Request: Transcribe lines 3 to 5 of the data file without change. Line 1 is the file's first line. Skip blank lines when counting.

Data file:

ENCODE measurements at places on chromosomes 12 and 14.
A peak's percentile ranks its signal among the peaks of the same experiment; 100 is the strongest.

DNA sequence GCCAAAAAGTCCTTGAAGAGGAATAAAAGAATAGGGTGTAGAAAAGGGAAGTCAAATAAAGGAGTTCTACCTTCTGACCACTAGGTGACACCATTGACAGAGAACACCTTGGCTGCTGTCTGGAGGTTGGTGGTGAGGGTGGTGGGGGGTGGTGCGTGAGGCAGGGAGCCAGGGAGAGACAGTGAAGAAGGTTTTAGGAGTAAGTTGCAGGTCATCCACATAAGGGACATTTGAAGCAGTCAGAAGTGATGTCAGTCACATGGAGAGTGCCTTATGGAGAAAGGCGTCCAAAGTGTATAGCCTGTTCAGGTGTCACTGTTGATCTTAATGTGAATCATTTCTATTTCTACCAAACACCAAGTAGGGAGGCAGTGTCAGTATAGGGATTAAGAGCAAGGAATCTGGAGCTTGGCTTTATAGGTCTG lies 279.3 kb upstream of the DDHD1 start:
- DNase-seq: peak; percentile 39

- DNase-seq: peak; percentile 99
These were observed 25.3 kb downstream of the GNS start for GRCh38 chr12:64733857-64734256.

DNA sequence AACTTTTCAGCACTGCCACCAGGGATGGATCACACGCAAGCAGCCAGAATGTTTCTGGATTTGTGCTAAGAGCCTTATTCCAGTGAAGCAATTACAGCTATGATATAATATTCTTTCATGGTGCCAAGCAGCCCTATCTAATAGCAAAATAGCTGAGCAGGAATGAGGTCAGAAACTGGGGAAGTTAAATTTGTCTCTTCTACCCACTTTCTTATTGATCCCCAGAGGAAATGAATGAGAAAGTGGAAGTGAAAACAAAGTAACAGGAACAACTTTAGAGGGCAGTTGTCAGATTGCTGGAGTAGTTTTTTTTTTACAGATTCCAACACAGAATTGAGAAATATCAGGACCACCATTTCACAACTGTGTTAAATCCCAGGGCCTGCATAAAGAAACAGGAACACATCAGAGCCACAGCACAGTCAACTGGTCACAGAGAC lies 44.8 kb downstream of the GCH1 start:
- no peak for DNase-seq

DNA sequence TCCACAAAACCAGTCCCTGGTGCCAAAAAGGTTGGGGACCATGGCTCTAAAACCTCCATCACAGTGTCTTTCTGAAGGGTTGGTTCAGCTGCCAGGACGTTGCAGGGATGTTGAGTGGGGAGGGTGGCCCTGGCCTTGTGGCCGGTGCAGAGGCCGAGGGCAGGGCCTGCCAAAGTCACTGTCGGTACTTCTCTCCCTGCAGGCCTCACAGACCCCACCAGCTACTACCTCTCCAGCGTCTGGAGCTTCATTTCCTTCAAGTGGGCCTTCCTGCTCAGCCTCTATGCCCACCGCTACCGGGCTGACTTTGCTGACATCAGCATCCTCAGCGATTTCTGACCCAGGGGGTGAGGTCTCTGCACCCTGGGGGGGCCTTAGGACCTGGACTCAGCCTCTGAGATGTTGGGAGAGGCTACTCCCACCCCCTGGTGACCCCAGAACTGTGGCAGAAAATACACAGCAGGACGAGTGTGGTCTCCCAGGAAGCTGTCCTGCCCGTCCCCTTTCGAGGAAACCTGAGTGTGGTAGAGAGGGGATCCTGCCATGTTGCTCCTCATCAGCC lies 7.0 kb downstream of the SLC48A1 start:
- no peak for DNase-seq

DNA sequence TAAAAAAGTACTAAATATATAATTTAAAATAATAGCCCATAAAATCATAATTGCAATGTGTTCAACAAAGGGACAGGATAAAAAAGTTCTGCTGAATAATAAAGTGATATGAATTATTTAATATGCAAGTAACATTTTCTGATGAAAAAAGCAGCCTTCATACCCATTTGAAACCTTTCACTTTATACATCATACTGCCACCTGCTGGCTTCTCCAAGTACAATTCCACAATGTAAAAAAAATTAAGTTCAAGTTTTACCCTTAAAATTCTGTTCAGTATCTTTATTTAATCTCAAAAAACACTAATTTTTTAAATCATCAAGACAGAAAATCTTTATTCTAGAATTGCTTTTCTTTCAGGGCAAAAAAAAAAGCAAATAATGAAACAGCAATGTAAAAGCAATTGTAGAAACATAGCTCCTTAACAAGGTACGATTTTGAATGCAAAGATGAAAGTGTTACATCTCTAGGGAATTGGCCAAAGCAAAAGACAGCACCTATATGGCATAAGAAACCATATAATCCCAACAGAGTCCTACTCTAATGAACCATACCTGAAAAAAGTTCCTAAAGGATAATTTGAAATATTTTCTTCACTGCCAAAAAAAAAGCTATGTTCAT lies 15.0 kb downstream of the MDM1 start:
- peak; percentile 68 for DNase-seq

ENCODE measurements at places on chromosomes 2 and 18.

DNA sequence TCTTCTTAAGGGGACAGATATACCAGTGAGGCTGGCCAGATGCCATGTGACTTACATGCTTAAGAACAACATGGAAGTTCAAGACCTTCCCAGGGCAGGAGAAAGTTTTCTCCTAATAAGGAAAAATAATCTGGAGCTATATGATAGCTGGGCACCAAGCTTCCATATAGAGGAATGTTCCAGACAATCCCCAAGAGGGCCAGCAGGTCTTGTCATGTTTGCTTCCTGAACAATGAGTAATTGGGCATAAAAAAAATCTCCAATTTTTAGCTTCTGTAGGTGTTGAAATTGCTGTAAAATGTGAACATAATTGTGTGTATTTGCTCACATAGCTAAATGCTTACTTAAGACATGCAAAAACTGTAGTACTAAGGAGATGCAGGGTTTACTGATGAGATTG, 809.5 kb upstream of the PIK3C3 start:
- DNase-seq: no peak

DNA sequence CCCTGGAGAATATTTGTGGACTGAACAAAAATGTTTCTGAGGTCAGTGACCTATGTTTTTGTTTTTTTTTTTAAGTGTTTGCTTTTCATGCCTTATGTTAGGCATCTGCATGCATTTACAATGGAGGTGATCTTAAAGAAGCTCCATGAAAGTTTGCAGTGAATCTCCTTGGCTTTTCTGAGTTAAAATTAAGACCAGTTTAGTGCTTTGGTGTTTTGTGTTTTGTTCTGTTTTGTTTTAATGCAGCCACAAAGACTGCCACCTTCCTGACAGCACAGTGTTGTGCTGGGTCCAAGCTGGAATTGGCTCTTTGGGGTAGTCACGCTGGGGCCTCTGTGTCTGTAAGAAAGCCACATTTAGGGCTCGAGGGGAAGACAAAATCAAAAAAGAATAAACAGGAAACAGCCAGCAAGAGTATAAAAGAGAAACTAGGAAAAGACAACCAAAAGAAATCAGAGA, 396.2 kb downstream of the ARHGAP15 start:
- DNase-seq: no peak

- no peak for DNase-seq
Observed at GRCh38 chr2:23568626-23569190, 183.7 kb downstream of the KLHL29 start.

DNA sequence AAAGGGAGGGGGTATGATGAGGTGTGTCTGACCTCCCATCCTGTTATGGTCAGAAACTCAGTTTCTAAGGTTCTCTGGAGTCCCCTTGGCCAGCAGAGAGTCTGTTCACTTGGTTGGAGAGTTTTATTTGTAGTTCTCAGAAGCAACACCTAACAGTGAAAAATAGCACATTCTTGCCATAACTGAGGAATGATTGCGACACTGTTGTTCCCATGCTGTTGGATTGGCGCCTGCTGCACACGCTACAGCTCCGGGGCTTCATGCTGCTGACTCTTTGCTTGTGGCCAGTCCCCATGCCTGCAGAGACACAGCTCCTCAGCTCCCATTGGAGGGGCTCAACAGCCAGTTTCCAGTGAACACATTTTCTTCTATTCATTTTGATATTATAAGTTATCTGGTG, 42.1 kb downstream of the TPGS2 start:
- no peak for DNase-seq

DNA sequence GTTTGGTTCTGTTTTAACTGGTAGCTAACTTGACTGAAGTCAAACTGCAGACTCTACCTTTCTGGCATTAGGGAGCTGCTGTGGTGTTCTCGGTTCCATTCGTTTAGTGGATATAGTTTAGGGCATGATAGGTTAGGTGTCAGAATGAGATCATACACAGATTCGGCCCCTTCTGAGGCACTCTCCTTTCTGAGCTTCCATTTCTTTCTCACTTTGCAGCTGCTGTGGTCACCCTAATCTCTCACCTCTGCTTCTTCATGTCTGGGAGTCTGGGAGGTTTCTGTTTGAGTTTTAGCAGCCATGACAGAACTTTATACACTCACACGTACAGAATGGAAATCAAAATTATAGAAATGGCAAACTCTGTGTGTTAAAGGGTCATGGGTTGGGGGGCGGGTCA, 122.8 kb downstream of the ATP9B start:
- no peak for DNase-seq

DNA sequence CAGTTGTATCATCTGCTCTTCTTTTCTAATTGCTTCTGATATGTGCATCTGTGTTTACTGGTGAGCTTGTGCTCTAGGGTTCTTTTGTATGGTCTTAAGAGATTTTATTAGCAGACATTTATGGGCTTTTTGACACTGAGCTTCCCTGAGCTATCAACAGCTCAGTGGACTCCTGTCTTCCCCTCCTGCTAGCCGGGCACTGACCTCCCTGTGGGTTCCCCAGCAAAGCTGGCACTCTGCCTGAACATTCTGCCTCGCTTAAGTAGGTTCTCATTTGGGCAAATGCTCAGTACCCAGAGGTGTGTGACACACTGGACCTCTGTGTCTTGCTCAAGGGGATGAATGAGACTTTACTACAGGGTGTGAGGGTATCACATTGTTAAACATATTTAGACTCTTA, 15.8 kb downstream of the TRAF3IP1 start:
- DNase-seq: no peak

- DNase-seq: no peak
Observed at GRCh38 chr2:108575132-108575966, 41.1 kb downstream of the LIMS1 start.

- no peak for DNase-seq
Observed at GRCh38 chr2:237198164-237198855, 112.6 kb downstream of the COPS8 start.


DNA sequence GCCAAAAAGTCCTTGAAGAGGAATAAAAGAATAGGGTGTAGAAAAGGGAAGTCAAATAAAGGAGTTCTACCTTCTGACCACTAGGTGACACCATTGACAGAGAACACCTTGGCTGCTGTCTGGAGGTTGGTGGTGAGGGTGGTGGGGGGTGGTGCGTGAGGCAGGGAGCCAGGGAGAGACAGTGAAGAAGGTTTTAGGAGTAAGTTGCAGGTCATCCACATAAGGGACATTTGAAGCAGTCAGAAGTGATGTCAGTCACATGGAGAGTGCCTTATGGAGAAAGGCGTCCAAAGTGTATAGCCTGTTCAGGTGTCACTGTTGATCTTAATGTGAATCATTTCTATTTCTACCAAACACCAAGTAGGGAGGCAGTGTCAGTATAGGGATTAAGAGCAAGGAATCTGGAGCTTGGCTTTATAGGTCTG lies 279.3 kb upstream of the DDHD1 start:
- DNase-seq: peak; percentile 39

- DNase-seq: peak; percentile 99